People are starting to realise that having insecure, unauthenticated and unfirewalled services running on the internet is a bad idea. Who knew, right?
What started with a MongoDB ransom is quickly spreading to new services that are equally easy to “exploit”.
It’s already been covered in great detail that service defaults are tremendously important. I’m the kind of sysadmin that likes to be explicit in server configs, not trusting default settings. Some argue that it’s pointless and a waste of time, that system packages have good sane default values.
Well here’s a little packaging secret: the ones doing the packaging aren’t necessarily the ones creating the software. It’s often a voluntary job, helping others with good RPM or DEB packages to use. And while I’m certain packagers do a reasonable effort to create secure default values, they might be missing important gotcha’s.
UX vs. Security
Case in point: if you install Memcached on a Red Hat or CentOS machine, it will by default listen to all interfaces.
Super convenient as most users run their Memcached services on different servers. It’s good UX. But as Memcached is an unauthenticated protocol, it also allowed anyone to connect to your Memcached instance and read/write data to it, flush the cache, … if it’s not firewalled properly.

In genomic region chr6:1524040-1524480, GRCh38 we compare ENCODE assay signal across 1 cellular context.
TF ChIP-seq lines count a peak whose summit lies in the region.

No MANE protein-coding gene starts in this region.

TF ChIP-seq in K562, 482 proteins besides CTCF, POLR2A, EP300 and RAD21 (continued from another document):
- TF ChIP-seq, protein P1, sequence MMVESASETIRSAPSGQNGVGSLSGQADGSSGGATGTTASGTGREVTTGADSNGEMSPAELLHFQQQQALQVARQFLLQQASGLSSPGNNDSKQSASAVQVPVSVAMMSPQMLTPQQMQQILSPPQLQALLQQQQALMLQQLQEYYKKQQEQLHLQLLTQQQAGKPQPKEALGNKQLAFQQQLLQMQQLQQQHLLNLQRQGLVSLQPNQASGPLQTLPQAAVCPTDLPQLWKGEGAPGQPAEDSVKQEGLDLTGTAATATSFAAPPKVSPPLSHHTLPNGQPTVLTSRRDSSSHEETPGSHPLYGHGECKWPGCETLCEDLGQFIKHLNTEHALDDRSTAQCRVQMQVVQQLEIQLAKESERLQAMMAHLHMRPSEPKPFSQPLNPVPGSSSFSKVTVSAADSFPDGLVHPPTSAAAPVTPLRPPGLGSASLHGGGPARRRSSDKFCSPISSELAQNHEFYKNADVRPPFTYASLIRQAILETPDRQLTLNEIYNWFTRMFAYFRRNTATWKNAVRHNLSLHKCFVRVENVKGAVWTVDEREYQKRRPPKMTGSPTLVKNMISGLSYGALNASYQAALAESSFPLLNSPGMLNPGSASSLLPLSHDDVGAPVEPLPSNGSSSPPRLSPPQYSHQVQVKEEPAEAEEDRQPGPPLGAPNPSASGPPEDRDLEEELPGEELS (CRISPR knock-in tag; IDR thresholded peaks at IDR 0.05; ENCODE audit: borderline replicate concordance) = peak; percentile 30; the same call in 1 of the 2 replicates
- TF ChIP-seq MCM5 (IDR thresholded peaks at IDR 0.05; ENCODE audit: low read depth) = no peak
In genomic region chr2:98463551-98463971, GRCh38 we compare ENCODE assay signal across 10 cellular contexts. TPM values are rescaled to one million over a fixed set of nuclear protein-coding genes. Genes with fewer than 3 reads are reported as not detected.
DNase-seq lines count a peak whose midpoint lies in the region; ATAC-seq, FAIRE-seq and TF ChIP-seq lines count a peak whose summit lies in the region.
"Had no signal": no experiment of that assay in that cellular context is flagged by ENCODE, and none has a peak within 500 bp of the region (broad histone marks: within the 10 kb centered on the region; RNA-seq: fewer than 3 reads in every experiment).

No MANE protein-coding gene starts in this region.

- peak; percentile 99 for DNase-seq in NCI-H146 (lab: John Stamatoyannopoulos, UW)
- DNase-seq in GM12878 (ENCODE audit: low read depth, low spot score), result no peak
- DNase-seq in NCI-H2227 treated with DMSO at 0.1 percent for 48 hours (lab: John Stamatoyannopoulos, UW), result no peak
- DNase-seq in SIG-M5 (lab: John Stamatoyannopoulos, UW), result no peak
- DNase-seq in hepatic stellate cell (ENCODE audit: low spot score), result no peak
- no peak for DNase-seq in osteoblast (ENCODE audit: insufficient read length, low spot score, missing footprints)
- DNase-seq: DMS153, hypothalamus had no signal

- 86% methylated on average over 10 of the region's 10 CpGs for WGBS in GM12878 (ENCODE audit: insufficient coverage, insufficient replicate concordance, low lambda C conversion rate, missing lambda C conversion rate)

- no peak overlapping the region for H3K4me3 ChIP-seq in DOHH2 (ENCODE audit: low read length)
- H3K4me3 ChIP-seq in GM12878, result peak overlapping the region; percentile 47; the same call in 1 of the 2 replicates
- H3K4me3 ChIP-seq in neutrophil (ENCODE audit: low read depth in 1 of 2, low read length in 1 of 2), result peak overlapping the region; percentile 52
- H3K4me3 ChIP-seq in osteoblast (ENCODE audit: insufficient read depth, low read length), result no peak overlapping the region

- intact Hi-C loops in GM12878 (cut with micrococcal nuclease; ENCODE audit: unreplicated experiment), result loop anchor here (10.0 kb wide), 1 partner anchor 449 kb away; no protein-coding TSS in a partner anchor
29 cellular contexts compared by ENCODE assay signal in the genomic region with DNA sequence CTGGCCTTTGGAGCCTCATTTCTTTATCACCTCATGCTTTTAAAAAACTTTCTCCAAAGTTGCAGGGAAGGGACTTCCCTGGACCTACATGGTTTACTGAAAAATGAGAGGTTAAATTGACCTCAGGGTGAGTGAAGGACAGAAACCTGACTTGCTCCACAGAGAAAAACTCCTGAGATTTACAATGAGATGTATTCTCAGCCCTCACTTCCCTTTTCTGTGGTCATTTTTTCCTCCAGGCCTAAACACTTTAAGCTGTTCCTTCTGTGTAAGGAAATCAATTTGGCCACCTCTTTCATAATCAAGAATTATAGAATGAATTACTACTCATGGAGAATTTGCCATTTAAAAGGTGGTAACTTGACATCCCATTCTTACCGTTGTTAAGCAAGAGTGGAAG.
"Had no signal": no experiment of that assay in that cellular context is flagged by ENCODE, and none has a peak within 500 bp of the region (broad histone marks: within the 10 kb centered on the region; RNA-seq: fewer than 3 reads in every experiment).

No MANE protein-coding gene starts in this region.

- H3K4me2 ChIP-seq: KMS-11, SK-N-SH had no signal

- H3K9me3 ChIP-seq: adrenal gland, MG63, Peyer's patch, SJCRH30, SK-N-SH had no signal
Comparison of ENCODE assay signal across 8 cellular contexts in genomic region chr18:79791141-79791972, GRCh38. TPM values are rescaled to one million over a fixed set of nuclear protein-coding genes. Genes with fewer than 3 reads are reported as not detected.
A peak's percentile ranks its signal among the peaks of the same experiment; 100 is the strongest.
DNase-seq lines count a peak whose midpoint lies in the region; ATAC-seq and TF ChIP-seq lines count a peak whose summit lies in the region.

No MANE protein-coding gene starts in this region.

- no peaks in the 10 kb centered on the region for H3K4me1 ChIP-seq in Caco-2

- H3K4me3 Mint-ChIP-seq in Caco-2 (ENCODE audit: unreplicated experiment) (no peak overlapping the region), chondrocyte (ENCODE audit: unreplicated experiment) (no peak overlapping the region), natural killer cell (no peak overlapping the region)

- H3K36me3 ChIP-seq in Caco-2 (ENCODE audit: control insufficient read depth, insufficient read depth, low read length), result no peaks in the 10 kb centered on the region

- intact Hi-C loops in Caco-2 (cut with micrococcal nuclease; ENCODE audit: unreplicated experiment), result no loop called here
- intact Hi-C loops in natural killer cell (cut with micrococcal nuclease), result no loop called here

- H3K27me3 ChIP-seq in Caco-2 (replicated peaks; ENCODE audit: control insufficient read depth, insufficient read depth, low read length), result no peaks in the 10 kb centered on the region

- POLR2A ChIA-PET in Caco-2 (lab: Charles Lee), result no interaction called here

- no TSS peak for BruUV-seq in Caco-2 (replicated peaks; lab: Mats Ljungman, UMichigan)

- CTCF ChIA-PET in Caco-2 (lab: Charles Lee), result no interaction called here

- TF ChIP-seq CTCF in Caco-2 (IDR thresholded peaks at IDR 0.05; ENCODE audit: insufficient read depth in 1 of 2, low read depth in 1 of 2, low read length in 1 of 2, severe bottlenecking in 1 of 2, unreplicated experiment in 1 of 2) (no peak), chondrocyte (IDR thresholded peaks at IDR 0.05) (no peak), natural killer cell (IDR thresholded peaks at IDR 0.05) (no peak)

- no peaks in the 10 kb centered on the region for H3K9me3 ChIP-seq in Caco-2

Where should the trade-off be between UX and security? In order for a technology to become widely adopted, UX is arguably more important. However, as adoption grows, everyone quickly realises that_ _security should have been the priority.
MongoDB servers worldwide have been held ransom. Attackers have already moved on to other services like Redis & ElasticSearch.
I feel it’s incredibly important to highlight these are data storage engines. They’re databases. They hold your company’s and clients’ data. This is your business.
If you’re going to secure any service, it had better be the ones holding all the data.
As an attacker, what else can you hold ransom? Or phrased differently: what other services hold important customer data that is worth extracting?
I’ll give you some ideas:
- RabbitMQ, ActiveMQ, ZeroMQ, …
Note that _most _of these services have support for authentication, it just needs to be configured explicitly.
In a way, these ransom attacks are a good thing: they raise awareness to the acute problem that is an unauthenticated and unfirewalled service.
There’s nothing wrong with a protocol that doesn’t support authentication. It probably does so for good reason (simplicity, performance, …).
There’s also nothing wrong with unfirewalled services, some just need this (think webservers, mailservers, …).
But there is a problem when those are combined and start to hold important company data.
It’s almost as if an entire new generation of sysadmins have come online, started a few services here and there and called it a day. That’s not what sysadmins do. That might be something developers do when they lack time or resources to contact dedicated sysadmins.
Let’s hope these recent attacks cause a shift in the way these services are managed and highlight the need for skilled sysadmins and managed services.